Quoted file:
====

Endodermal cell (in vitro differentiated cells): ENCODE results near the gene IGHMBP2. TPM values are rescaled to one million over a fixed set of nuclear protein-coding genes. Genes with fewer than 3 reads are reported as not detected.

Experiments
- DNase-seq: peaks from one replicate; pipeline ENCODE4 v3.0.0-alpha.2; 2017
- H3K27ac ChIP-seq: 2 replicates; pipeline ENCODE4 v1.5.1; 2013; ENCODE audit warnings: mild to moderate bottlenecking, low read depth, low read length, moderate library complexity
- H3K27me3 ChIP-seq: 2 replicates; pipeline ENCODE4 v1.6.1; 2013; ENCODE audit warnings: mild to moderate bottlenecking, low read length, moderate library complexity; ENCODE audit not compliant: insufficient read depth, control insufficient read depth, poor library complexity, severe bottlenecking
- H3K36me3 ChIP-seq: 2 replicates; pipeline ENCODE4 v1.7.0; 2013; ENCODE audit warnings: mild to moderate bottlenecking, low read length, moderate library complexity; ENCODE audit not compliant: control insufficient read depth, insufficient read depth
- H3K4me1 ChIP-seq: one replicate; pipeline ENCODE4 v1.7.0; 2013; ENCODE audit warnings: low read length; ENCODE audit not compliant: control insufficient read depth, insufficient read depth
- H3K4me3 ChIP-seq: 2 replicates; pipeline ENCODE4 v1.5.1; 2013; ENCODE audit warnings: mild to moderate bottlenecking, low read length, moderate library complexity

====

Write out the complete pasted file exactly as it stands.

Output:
Endodermal cell (in vitro differentiated cells): ENCODE results near the gene IGHMBP2. TPM values are rescaled to one million over a fixed set of nuclear protein-coding genes. Genes with fewer than 3 reads are reported as not detected.

Experiments
- DNase-seq: peaks from one replicate; pipeline ENCODE4 v3.0.0-alpha.2; 2017
- H3K27ac ChIP-seq: 2 replicates; pipeline ENCODE4 v1.5.1; 2013; ENCODE audit warnings: mild to moderate bottlenecking, low read depth, low read length, moderate library complexity
- H3K27me3 ChIP-seq: 2 replicates; pipeline ENCODE4 v1.6.1; 2013; ENCODE audit warnings: mild to moderate bottlenecking, low read length, moderate library complexity; ENCODE audit not compliant: insufficient read depth, control insufficient read depth, poor library complexity, severe bottlenecking
- H3K36me3 ChIP-seq: 2 replicates; pipeline ENCODE4 v1.7.0; 2013; ENCODE audit warnings: mild to moderate bottlenecking, low read length, moderate library complexity; ENCODE audit not compliant: control insufficient read depth, insufficient read depth
- H3K4me1 ChIP-seq: one replicate; pipeline ENCODE4 v1.7.0; 2013; ENCODE audit warnings: low read length; ENCODE audit not compliant: control insufficient read depth, insufficient read depth
- H3K4me3 ChIP-seq: 2 replicates; pipeline ENCODE4 v1.5.1; 2013; ENCODE audit warnings: mild to moderate bottlenecking, low read length, moderate library complexity